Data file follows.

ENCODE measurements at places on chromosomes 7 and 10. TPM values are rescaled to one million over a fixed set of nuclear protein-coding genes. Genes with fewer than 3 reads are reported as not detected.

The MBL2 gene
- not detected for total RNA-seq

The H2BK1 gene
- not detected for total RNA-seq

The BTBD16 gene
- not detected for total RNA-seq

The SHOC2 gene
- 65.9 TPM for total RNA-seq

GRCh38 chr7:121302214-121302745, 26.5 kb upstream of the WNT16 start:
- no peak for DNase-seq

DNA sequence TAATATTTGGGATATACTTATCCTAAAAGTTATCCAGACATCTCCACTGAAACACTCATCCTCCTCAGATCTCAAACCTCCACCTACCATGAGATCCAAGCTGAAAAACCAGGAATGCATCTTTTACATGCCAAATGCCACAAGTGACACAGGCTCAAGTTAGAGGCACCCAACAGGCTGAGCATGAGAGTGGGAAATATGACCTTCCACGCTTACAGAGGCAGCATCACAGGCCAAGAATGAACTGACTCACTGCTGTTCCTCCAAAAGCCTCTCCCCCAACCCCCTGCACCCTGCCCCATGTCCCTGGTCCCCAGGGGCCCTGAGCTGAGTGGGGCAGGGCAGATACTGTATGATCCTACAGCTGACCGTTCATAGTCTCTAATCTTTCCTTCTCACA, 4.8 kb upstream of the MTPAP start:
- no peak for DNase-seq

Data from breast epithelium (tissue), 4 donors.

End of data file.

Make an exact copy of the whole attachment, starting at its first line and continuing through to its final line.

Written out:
ENCODE measurements at places on chromosomes 7 and 10. TPM values are rescaled to one million over a fixed set of nuclear protein-coding genes. Genes with fewer than 3 reads are reported as not detected.

The MBL2 gene
- not detected for total RNA-seq

The H2BK1 gene
- not detected for total RNA-seq

The BTBD16 gene
- not detected for total RNA-seq

The SHOC2 gene
- 65.9 TPM for total RNA-seq

GRCh38 chr7:121302214-121302745, 26.5 kb upstream of the WNT16 start:
- no peak for DNase-seq

DNA sequence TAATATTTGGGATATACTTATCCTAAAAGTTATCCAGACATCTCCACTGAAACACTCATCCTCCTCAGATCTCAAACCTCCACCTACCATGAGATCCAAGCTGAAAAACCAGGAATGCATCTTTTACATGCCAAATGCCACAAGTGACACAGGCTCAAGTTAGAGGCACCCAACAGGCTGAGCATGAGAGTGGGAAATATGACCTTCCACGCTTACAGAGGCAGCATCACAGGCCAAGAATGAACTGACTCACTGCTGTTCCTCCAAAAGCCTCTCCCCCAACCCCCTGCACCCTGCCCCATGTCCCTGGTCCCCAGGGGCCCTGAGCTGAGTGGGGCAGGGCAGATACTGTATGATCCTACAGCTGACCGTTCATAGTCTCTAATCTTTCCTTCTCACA, 4.8 kb upstream of the MTPAP start:
- no peak for DNase-seq

Data from breast epithelium (tissue), 4 donors.